Ignoring for a moment the fact that there is absolutely no such thing as a meaningless homer, particularly given the offense we have seen in baseball over the last ten years, do you have any statistical evidence of this statement?

Just look at how he's been doing this year. A few big games and countless 0 for 4.


or the 2004 ALCS when they needed him the most...
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Old 06-09-05, 05:25 PM
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Originally Posted by Elldubtoo
A-Rod has been A-Fraud all his career. King of the meaningless homers. I'd say about 3/4 of his homers came during blowouts. Where the fuck was he when the Yankees were losing a close game to Milwaukee two days ago?
A-Rod has hit over .300, has a .452 OBP, with 9 runs, 6 RBI, and 3 HR in 10 one-run games this year.

Extrapolate that over 162 games, and you'd have 146 runs scored, 97 RBI, and 49 HR. Numbers don't support your "theory" very well.
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Old 06-09-05, 05:41 PM
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Originally Posted by Jeremy517
A-Rod has hit over .300, has a .452 OBP, with 9 runs, 6 RBI, and 3 HR in 10 one-run games this year.

Extrapolate that over 162 games, and you'd have 146 runs scored, 97 RBI, and 49 HR. Numbers don't support your "theory" very well.

Shit.

I guess I'll go back to making A-Rod and Jeter are gay jokes.

Later!
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Old 06-09-05, 06:15 PM
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The amount of walks Bonds has for his career is freakin crazy.
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Old 06-09-05, 06:15 PM
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TWIKOFF -

Cursious, do you happen to have that stats' sheet with Plate Appearances rather than AB's? I know that might help explain the possibilities. Bonds have twice as many AB's but how many more plate appearances since the poor guy gets wakled 200 times a season!

Just a curious point - notice Bonds is the only player with outstanding stolen base numbers...it's a lost stat.... : (
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Old 06-09-05, 06:20 PM
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WOW! Check this out:

Bonds:
AB's: 9098
BB's: 2302
--------
PA's:11,400
HR's:703
--------
1 HR per 16.216 PA's


A-Rod:
AB's: 5806
BB's: 677
--------
PA's:6483
HR's:400
--------
1 HR per 16.208 PA's

Almost identical!!! Over a career, that's awesome! My first inclination would be to say A-Rod will slow down as he gets older but in the case of Bonds, McGwire, and arguablly Sosa, they increased in HR's past 30!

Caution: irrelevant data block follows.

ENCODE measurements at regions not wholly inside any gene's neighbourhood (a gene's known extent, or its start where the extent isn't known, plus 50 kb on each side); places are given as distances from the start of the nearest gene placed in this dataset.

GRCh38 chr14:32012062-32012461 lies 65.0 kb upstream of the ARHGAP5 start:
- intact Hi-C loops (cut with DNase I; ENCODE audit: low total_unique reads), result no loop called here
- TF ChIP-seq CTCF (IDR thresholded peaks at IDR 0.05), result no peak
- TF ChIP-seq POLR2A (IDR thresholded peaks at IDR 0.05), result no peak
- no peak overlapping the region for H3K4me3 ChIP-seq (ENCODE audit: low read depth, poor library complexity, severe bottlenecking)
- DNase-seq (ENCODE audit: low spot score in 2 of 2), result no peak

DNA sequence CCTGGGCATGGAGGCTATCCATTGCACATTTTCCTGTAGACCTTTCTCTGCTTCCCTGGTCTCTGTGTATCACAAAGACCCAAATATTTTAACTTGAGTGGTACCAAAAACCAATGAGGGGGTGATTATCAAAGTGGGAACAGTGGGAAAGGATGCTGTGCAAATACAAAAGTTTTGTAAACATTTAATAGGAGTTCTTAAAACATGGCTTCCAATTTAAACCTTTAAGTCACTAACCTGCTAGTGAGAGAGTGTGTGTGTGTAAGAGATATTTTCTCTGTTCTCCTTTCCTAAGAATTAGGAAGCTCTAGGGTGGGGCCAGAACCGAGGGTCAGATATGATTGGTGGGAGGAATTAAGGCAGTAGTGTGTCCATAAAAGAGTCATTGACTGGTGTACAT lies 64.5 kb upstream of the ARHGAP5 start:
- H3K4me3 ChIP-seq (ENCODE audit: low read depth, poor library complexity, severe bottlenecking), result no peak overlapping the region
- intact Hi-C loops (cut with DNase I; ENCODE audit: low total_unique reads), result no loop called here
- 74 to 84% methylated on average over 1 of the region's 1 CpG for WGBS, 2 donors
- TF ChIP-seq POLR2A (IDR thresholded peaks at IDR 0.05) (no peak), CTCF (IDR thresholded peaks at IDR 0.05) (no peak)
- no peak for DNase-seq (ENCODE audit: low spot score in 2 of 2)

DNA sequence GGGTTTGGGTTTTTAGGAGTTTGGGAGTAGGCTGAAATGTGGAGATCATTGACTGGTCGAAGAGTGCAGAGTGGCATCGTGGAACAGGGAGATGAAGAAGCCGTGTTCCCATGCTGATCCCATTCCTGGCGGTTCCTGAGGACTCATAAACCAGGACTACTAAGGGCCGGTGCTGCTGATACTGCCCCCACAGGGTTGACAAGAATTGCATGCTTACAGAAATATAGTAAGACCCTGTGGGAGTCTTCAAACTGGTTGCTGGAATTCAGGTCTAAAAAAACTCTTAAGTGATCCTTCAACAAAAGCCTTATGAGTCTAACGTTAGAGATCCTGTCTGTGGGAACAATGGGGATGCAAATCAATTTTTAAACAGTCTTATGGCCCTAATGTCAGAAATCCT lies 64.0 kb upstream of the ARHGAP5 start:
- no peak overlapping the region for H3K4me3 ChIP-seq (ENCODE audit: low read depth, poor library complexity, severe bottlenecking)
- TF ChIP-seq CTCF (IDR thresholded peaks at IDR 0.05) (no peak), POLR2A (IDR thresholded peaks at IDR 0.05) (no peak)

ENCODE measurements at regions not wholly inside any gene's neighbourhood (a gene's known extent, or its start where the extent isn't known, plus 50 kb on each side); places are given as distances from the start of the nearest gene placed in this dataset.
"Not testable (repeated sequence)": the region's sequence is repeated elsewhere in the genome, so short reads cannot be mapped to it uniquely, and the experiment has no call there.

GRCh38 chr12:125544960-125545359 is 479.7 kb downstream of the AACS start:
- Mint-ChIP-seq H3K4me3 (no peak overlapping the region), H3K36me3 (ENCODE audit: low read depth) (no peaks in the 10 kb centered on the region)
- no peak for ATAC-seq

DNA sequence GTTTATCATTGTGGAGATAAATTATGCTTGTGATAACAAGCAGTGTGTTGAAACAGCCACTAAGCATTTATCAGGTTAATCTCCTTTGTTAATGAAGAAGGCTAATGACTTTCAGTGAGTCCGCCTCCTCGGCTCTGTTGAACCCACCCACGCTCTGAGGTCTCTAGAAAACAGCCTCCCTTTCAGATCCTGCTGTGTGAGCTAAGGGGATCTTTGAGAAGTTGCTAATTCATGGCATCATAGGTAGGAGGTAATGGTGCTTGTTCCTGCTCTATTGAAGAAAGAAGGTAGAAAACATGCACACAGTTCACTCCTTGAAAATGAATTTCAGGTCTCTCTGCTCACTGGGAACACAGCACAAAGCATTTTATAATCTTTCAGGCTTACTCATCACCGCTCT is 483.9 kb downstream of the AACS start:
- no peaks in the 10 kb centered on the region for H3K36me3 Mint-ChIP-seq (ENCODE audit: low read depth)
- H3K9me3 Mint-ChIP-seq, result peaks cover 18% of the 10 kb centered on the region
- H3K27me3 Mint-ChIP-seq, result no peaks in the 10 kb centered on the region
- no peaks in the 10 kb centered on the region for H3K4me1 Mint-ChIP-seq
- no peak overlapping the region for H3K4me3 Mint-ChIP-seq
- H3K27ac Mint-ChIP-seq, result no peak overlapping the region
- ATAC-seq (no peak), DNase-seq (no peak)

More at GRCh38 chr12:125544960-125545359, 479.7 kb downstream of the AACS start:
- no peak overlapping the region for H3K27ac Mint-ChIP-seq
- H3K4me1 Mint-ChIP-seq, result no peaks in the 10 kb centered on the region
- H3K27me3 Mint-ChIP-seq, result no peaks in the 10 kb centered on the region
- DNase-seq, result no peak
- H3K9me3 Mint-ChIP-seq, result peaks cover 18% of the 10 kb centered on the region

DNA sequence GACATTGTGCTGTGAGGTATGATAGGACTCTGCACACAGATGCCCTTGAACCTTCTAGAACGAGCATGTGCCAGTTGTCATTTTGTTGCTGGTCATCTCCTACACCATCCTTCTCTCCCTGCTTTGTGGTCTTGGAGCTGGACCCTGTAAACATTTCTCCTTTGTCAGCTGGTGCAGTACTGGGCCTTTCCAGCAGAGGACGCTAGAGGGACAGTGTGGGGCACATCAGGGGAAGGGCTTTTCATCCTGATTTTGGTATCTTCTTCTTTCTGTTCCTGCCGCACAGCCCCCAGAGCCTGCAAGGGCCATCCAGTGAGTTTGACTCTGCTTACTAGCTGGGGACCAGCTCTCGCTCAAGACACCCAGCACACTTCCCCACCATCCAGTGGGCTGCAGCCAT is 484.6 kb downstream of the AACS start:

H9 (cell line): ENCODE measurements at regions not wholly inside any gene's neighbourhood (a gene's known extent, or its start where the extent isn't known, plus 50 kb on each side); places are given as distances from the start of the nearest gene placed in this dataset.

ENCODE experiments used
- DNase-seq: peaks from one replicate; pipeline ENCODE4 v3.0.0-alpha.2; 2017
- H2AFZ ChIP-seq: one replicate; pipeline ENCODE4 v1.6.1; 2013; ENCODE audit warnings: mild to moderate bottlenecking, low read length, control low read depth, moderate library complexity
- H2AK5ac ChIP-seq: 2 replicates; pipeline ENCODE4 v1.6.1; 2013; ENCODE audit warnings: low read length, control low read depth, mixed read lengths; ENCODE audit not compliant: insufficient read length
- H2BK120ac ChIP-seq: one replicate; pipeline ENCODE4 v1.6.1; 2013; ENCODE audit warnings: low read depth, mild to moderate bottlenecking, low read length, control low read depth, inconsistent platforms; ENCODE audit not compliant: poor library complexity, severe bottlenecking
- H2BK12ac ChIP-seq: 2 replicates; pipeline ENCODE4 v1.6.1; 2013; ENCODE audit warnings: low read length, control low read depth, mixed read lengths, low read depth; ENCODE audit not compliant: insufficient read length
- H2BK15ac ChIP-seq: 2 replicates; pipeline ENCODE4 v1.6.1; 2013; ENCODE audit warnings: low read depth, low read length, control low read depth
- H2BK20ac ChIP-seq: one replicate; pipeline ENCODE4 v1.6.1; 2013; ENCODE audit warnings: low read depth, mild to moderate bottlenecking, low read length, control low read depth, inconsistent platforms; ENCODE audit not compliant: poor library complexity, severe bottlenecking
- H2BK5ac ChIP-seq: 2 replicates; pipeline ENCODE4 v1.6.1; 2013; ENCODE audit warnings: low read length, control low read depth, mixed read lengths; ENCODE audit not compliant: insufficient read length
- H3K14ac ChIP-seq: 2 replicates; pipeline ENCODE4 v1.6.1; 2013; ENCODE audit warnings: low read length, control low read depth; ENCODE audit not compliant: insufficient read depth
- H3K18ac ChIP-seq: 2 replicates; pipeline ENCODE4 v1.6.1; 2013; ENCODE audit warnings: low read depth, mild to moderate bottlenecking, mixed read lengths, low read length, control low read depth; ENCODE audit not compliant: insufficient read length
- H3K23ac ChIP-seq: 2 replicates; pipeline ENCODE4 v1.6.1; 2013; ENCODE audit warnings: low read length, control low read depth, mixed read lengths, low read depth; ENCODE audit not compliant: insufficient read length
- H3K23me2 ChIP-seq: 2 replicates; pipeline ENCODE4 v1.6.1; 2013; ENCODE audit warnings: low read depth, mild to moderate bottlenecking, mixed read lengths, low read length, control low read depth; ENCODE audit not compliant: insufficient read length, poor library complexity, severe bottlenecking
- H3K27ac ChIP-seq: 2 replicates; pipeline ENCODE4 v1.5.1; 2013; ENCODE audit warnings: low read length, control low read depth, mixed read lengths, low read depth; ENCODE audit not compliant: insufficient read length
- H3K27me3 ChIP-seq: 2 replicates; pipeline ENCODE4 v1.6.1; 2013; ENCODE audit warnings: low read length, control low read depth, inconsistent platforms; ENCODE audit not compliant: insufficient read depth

This ought to be interesting in 8 years,.,.,.
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Old 06-09-05, 06:25 PM
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Originally Posted by Jeremy517
A-Rod has hit over .300, has a .452 OBP, with 9 runs, 6 RBI, and 3 HR in 10 one-run games this year.

Extrapolate that over 162 games, and you'd have 146 runs scored, 97 RBI, and 49 HR. Numbers don't support your "theory" very well.
Wow, what a clutch performer.

Lets take a look at the 10 1 run games.

Apr 5th: Yankees win. A-Rod goes 0-3

Apr 16th: Yankees lose A-Rod goes 2-5 with a Ground Rule double in the 7th. Then grounds out in the 8th.

Apr 21st: Yanks win. A-Rod goes 1-3 with a single in the 6th.

Apr 3oth: Yankees win. A-Rod is 1-3 with a clutch HR...in the 4th inning.

May 9th: Yankees win. A-Rod goes 1-2 with a double and run scored in the 4th.

May 18th: Yankees lose. A-Rod with a clutch 3 run HR...in the 1st inning. A-Rod then scores in the 3rd. In the 9th inning, he grounds into a FC.

May 26th Yankees win. A-Rod with a clutch 2 run HR...in the 5th inning.

June 4th: Yankees win. A-Rod gets a key single in the 7th inning.

June 6th: Yankees lose. A-Rod goes 0-2 with a strikeout in the 8th

June 7th: Yankees lose. A-Rod goes 0-4 with a Fielders choice out in the 8th.


A-Rod does not hit many clutch HRs, especially for a guy that has 400. While A-Rod's HRs are not "meaningless", I dont remember him hitting very many game winning HRs in the 8th and 9th innings. There was one walk off grand slam against the Red Sox while he was a Ranger, But it does seem that many of his HRs do not affect the games outcome.
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Old 06-09-05, 07:23 PM
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Originally Posted by chrisih8u
Wow, what a clutch performer.

Lets take a look at the 10 1 run games.

Apr 5th: Yankees win. A-Rod goes 0-3

Apr 16th: Yankees lose A-Rod goes 2-5 with a Ground Rule double in the 7th. Then grounds out in the 8th.

Apr 21st: Yanks win. A-Rod goes 1-3 with a single in the 6th.

Apr 3oth: Yankees win. A-Rod is 1-3 with a clutch HR...in the 4th inning.

May 9th: Yankees win. A-Rod goes 1-2 with a double and run scored in the 4th.

May 18th: Yankees lose. A-Rod with a clutch 3 run HR...in the 1st inning. A-Rod then scores in the 3rd. In the 9th inning, he grounds into a FC.

May 26th Yankees win. A-Rod with a clutch 2 run HR...in the 5th inning.

June 4th: Yankees win. A-Rod gets a key single in the 7th inning.

June 6th: Yankees lose. A-Rod goes 0-2 with a strikeout in the 8th

June 7th: Yankees lose. A-Rod goes 0-4 with a Fielders choice out in the 8th.


A-Rod does not hit many clutch HRs, especially for a guy that has 400. While A-Rod's HRs are not "meaningless", I dont remember him hitting very many game winning HRs in the 8th and 9th innings. There was one walk off grand slam against the Red Sox while he was a Ranger, But it does seem that many of his HRs do not affect the games outcome.

There is almost no such thing as a clutch homerun or hit. They are myths perpetrated by ESPN style reporting. A two-run homerun in the fifth or a three-run homerun in the 1st inning is every single bit as important as a hit or homerun in the 8th inning.